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Getting high to save a life

So today I want to talk about something fun… because I figured I’d bored everybody enough talking about broadband policy and wind turbines.

Drugs are a really interesting part of modern Society. Over the last hundred years we’ve developed this majestic double standard on intoxication. A great confusion on what’s good and bad in regards to the substances we put in our body. The thing that has perplexed me for a long time is the refusal by our society to talk about them. We’ve developed a moral objection to the idea of these substances while simultaneously indulging in them on a very regular basis.

So I want to talk about two things in this post.

1: Why we refuse to talk about drugs and why we have developed this strange, completely hollow moral objection to them.


2: Why current drug policy is completely insane!

Before I go on I want it on record that I am actually not pro-drugs or anti-regulation; I’m in fact very pro-regulation for harmful drugs. Things like methamphetamine and heroin that literally destroy communities and economies need to be tackled as hard as our society is capable of. The problem is that our society has got it’s priorities completely ass-about-face when it comes to understanding which one’s we should actually be tackling. This is not some hard-left, libertarian utopia I’m advocating; I want to save lives, I want to get people out of their soul destroying addictions, and I want to live in a society where I can choose what I do with my own body, so long as it’s not hurting anyone.

So first, what our society currently thinks about drugs…

 Our false consciousness

Thanks to the ‘War on Drugs’ of the late twentieth century, western culture has developed a rather strong moral dislike for drugs and the idea of ‘getting high’ in general. People who take drugs or are advocates of a more liberal policy in regards to them are labelled as deviants or undesirables. Now the reasoning for this attitude on face value seems quite obvious. Drugs can, when abused, cause significant harm not just to the abuser, but to the people around them and to society as a whole. With this in mind, it would make perfect sense for a society to develop an over-aching moral dislike for drugs and for their effects.

The problem with all this though is that the moral naughty-corner we have put drugs into is a complete farce.

If our culture was totally straight edge and had developed a disdain for the idea of altered states of consciousness as a whole, then we could say that our views on this topic are consistent. But the problem is we obviously haven’t done this, and it’s these inconsistencies that are the undoing of the logic behind current drug policy.

How do we know this inconsistency exists? Simple… Alcohol.
Somewhere along the line our society has developed this false consciousness around intoxication and decided that Alcohol isn’t a drug. But you see… it totally IS A DRUG. There is no reasonable argument you can make to differentiate alcohol from some of the very common recreational drugs that exist in our society, and this is a problem.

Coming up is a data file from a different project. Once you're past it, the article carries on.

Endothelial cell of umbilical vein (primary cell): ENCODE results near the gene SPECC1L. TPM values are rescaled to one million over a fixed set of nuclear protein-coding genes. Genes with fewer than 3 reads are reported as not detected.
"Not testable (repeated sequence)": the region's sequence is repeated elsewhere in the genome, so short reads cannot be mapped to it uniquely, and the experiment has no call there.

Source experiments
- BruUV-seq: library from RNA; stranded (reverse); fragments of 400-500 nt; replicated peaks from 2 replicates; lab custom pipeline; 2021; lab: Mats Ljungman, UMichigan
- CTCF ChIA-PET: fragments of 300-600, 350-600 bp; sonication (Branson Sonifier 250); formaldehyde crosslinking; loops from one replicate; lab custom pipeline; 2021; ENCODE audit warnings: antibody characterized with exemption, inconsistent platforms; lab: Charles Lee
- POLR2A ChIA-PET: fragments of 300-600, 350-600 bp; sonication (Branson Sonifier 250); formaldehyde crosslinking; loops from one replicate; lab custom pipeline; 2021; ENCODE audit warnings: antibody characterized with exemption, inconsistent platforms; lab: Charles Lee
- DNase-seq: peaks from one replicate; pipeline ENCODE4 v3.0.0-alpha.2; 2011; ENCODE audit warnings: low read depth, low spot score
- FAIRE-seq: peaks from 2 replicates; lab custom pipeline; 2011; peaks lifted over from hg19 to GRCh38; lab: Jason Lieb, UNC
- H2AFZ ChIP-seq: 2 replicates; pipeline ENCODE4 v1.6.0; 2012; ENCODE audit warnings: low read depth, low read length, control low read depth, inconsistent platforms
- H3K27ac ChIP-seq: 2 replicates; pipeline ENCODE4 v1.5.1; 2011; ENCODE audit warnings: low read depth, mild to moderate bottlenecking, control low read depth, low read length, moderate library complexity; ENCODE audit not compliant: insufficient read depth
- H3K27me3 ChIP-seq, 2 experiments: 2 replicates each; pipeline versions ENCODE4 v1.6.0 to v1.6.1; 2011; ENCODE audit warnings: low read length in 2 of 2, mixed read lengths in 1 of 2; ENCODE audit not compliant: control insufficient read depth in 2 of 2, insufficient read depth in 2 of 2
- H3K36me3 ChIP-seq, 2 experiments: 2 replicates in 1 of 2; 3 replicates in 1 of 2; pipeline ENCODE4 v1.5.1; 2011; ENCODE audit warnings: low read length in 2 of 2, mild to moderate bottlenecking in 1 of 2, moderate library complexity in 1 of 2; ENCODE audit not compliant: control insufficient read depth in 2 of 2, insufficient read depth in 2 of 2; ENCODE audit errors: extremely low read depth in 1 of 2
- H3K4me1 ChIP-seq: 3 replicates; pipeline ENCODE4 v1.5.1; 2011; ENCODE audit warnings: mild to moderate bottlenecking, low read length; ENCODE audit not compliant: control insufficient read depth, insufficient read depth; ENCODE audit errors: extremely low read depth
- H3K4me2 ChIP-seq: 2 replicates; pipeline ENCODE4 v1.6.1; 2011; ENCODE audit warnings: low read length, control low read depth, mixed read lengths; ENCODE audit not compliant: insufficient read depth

Our attitude to Alcohol has demonstrated that, contrary to popular belief, we as a society have actually fully endorsed the idea of getting high (and yes, drinking alcohol gets you high, just in a different way). It’s a bit of a no-brainer really; if there is a substance that you can consume that makes you feel good, a lot of us are probably going to support people’s right to consume it.

So why then, when we as a society have already said that we’re ok with people getting high, have we spent the last seventy years prosecuting anyone who wants to get high on something other than alcohol?

Now this is where people are going to start screaming at me. Obviously I’m making an unfair comparison between relatively safe drugs like alcohol, and all those nasty drugs like Marijuana and Ecstacy that KILL PEOPLE!

Because this is immoral.

But this is OK.

 You’ve been lied to

The primary argument one hears against the liberalisation of drug policy is that the drugs that are prohibited under the law are prohibited because of their danger to people’s health, and the potential damage widespread use can do to society. What’s interesting though is that this message has been pushed not by scientists or the medical sector, but by politicians and political decision makers. Drug policy very rarely even makes it onto the political agenda, and a serious debate about the issue has not been had since the 1960-70’s. This is despite the fact that the use of drugs causes over 18,000 deaths per year (this is just from alcohol and tobacco alone) and costs the Australian economy around 45 billion dollars (again, just from alcohol and tobacco).

Now… you might be asking why I only included the legal drugs in that set of statistics; obviously if I don’t include the death toll from illegal drugs the legal ones are going to look terrible! That’s actually not the reason at all; the real reason is that the number of deaths from the illegal drugs I’m discussing today are so statistically insignificant they don’t even bear mentioning. A study by the National Drug and Alcohol Research Centre at UNSW found that between 2000 and 2005 there were only 112 ecstasy-related deaths; that’s around 22 per year. From my research, I can only find 1 death that was directly attributed to smoking cannabis during this time period… so take what you want from that.

 So let’s have a look at these numbers